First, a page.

“It’s another blatant attempt to hide it all from the taxpayers and the legislature,” former Progressive Conservative MPP Frank Klees told reporters this morning.
The Progressive Conservatives have obtained documents that say Kathleen Wynne’s Liberal government secretly approved a $317 million bailout of the huge tech startup and “innovation” centre, the MaRS Discovery District. Not only did the Ontario premier fail to put the publicly-funded expenditure on the books, but documents obtained by the Progressive Conservatives say MaRS can’t afford to pay it back.
The MaRS Discovery District is a publicly and privately funded “innovation centre” in the old Toronto General Hospital buildings in downtown Toronto at College and University streets. Its broad mandate of spurring innovation focuses itself through “an extensive network of partners to help entrepreneurs launch and grow the innovative companies that are building our future”. There, it fully or partly funds sectors such as the JOLT startup accelerator program, which is partly backed by MaRS Ventures, the MaRS Investment Accelerator Fund, MaRS Information and Communication Technology, MaRS Cleantech, MaRS Health and more.
Nearly every Canadian news outlet reported on the story this morning, which the Tim Hudak-led PC’s are alleging is just one more example of Wynne’s irresponsible use of taxpayer money.
The Former PC MPP Klees held a conference call this morning with reports, saying he obtained the documents from a whistle-blower.
The Treasury Board document dated May 13, 2014, as the Toronto Star reported, shows a request from the Ministry of Research and Innovation and the Ministry of Infrastructure to approve funding for the purchase of interests in the MaRS Discovery District and MaRS Phase 2 Inc.
“The documents show that Infrastructure Ontario was in negotiations with Alexandria Real Estate, the private company developing the MaRS Discovery District, to purchase the interest in the 72,000-square metre MaRS Phase 2 building and lands for $65 million.
The ministries recommended purchasing the building to protect the provincial government’s investments in the project to date, and to minimize risk associated with the project.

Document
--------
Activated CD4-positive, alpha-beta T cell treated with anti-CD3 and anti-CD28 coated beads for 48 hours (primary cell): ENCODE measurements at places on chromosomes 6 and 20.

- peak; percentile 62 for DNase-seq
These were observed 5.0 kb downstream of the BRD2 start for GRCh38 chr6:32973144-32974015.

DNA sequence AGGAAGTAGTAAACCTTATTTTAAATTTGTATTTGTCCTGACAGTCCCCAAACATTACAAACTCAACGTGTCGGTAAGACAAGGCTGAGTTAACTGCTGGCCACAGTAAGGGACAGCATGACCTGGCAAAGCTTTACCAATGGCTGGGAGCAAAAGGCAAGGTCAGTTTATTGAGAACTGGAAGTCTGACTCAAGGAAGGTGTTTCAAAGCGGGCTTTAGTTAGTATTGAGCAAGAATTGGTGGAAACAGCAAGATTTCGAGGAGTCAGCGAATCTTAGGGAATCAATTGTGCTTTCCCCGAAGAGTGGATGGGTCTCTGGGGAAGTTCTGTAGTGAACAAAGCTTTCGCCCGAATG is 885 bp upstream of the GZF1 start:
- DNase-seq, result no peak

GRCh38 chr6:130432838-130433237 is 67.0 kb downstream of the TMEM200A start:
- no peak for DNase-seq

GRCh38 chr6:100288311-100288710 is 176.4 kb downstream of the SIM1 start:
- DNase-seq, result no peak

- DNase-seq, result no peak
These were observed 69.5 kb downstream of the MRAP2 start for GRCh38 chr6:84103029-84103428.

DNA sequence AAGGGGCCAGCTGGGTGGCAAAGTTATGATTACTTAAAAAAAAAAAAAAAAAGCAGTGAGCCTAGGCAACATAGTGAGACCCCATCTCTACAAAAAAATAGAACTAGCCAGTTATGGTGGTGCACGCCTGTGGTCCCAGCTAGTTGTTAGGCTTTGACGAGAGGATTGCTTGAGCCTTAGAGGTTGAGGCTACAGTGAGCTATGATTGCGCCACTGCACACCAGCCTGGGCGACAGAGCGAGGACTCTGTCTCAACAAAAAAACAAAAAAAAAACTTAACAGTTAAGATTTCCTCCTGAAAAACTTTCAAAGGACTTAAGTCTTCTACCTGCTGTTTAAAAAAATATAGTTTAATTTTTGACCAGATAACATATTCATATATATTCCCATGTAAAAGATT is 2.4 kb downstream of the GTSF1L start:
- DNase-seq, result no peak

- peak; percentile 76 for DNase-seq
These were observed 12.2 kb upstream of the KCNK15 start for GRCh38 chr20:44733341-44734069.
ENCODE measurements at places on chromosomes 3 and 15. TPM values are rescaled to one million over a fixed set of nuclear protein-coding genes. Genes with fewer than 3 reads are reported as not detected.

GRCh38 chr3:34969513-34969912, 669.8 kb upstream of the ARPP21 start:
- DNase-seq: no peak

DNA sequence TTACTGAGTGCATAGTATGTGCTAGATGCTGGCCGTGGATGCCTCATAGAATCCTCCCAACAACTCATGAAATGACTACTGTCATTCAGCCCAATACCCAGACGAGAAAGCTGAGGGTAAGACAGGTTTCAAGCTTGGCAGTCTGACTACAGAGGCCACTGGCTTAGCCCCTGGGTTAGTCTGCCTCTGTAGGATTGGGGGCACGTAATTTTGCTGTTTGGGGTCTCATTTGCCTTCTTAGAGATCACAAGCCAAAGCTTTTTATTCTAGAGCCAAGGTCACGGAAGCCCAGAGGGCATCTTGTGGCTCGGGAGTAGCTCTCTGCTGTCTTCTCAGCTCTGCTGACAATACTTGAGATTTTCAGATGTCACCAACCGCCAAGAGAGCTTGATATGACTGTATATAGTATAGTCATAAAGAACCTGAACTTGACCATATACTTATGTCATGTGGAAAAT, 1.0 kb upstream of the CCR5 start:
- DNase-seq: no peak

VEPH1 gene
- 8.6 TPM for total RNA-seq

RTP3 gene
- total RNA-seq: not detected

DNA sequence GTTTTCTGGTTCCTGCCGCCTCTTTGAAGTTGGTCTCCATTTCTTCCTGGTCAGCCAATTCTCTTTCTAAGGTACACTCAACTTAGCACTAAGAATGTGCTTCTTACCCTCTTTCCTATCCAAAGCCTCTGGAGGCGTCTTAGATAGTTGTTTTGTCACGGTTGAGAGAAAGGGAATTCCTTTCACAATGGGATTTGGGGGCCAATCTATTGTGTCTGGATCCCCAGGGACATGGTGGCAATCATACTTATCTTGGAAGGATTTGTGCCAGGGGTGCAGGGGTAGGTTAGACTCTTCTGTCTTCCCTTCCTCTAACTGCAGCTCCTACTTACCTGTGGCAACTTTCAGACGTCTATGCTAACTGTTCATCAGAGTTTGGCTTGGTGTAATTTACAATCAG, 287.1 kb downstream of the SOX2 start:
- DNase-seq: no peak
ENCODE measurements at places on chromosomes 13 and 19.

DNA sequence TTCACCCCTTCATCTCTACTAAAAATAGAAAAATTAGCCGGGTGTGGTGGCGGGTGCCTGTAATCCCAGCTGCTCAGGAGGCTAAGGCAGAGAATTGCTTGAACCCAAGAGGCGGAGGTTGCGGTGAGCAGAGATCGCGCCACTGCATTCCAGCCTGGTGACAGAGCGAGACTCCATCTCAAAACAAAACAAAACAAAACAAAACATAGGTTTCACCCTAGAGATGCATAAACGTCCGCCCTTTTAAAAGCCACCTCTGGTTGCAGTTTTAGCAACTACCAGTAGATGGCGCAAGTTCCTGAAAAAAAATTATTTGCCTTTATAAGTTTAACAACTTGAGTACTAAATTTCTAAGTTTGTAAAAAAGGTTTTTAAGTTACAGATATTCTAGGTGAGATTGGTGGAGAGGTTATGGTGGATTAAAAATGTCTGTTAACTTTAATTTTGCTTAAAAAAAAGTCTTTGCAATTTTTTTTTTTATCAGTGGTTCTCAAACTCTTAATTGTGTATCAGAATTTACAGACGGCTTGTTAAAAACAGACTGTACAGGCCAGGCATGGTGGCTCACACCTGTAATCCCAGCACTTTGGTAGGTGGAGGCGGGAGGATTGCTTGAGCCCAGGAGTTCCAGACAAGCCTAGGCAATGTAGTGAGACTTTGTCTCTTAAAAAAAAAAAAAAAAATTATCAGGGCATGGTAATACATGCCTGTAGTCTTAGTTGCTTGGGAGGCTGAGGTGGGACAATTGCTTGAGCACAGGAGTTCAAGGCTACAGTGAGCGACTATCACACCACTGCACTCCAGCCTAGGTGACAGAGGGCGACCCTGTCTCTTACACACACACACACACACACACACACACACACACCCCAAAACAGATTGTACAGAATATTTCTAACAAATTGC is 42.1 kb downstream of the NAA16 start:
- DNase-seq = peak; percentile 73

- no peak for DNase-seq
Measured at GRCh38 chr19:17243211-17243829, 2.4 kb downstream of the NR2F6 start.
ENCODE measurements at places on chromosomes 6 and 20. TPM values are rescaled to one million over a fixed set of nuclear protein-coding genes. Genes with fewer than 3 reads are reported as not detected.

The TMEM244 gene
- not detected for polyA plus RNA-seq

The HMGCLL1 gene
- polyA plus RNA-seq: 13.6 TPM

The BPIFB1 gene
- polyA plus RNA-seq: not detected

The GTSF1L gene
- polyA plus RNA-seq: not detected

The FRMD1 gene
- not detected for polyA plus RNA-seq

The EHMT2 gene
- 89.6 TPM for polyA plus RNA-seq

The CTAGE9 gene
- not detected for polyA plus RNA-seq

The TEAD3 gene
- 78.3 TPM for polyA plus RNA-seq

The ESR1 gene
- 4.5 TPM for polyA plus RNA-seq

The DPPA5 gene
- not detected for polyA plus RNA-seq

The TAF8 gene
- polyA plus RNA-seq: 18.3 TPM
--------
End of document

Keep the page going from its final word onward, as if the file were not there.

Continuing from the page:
The purchase price would bring total government investment in the MaRS project to $317 million – including a 2011 repayable loan from Infrastructure Ontario.”
MaRS had already inked a $344.5 million expansion, dating back to 2011 when the government announced it. Part of the deal was a$234 million loan from Infrastructure Ontario. The problem is that MaRS was supposed to pay it back over using rental income from tenants in the new building.
However, The Star reports that a “former MaRS senior executive” told the newspaper that the organization has been having trouble renting the new office and lab space to private-sector tenants, and it can’t keep up with the loan payments.
“Just take a look at the building. Do you see any trucks outside loading and unloading? Do you see anyone in the windows, using the offices?” the insider told the Star.
Klees, meanwhile told reporters that ““They’ve been in default for months and the government is now using tax dollars to secretly bail them out, and the reason is obvious: they want to avoid the political embarrassment of having this deal come down around them.”
“These documents read like a repeat of the Ornge documents that were sent to me by whistleblowers who could no longer stand the corruption that was going on there,” he told the Globe and Mail.
“The project was a failure from the outset,” he said. “They paid too much for the property and for the construction, but now it’s the taxpayers of this province who will pick up another $300-million plus liability – all due to the lack of oversight, the mismanagement on the part of this government.”
As BetaKit reported last month, Between 2002 and 2008 MaRS had already received $130 million in public subsidies. Places like Silicon Valley, the tech startup mecca which Canadian startup communities like Toronto routinely try to emulate, have historically received little (if any) public money from the state of California.
In 2013′s “Sunshine List” of public sector employees who made at least $100,000, 42 employees at MaRS made the cut, including five within the MaRS Investment Accelerator Fund. Most prominent among those salaries was the nearly million dollars paid to MaRS’ top three earning employees. MaRS CEO Ilse Treurnicht took home $532,500 in 2013.
MaRS said on its website that its initial investment of $600 million “has already driven more than $2 billion in economic value.”
MaRS isn’t the only innovation-focused hub to receive public money. In November, the Communitech hub in Kitchener-Waterloo were recipients of a $15 million grant from the province of Ontario, to be balanced over three years.